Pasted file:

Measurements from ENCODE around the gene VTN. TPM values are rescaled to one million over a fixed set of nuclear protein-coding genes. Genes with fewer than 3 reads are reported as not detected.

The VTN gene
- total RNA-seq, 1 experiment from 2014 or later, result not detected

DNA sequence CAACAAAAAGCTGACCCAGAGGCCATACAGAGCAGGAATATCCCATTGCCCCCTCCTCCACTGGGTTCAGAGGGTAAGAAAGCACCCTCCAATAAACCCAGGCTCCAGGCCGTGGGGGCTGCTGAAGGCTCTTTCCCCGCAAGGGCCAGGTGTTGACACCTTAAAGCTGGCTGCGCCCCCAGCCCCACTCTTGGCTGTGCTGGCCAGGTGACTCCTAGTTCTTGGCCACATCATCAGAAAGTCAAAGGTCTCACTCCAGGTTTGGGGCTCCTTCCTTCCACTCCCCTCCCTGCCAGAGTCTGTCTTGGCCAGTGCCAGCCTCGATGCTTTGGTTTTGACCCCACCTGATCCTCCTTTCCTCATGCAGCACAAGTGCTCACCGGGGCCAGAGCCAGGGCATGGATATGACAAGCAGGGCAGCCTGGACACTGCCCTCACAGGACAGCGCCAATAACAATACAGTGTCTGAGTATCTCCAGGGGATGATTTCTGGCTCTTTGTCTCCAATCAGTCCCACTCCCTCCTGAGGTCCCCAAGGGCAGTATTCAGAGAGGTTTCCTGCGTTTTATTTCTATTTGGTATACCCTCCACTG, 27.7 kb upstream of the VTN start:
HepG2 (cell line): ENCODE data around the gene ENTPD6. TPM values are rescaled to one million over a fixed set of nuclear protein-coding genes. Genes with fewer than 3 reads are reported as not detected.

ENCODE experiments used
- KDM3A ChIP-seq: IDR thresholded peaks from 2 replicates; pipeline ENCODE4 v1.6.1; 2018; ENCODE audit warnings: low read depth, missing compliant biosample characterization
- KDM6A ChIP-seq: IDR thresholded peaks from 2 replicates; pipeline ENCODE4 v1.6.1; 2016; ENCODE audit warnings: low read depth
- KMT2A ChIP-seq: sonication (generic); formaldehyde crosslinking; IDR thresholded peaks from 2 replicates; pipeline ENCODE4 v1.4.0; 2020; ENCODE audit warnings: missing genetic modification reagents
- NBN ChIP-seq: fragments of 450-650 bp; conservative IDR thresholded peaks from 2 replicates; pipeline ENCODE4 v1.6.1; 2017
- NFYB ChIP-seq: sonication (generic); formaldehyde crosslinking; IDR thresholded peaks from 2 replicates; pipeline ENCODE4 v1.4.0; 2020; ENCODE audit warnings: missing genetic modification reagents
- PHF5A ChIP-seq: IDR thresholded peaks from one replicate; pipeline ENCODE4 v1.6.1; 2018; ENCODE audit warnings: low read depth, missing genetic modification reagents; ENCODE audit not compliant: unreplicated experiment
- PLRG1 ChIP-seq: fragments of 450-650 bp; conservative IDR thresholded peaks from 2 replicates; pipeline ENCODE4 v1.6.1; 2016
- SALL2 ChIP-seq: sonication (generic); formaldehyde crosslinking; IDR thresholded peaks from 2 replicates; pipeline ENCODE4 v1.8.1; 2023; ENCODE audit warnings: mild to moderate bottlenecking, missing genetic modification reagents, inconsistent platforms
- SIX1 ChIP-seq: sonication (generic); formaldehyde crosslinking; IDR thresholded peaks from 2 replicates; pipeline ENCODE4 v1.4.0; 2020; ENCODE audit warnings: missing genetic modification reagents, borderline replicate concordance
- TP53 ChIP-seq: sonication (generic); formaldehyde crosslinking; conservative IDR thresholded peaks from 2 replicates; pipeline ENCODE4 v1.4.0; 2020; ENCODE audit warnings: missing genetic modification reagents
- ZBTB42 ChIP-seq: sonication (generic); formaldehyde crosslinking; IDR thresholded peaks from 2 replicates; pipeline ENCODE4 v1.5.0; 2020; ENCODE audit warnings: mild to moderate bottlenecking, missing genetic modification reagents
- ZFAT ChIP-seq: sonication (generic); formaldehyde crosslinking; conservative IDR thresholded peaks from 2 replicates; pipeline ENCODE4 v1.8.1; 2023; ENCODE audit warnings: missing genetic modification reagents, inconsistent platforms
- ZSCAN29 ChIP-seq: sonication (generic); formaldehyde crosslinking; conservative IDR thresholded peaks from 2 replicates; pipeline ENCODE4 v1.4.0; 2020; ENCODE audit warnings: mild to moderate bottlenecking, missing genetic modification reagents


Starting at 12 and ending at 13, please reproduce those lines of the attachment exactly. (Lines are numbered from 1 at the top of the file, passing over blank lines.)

- PHF5A ChIP-seq: IDR thresholded peaks from one replicate; pipeline ENCODE4 v1.6.1; 2018; ENCODE audit warnings: low read depth, missing genetic modification reagents; ENCODE audit not compliant: unreplicated experiment
- PLRG1 ChIP-seq: fragments of 450-650 bp; conservative IDR thresholded peaks from 2 replicates; pipeline ENCODE4 v1.6.1; 2016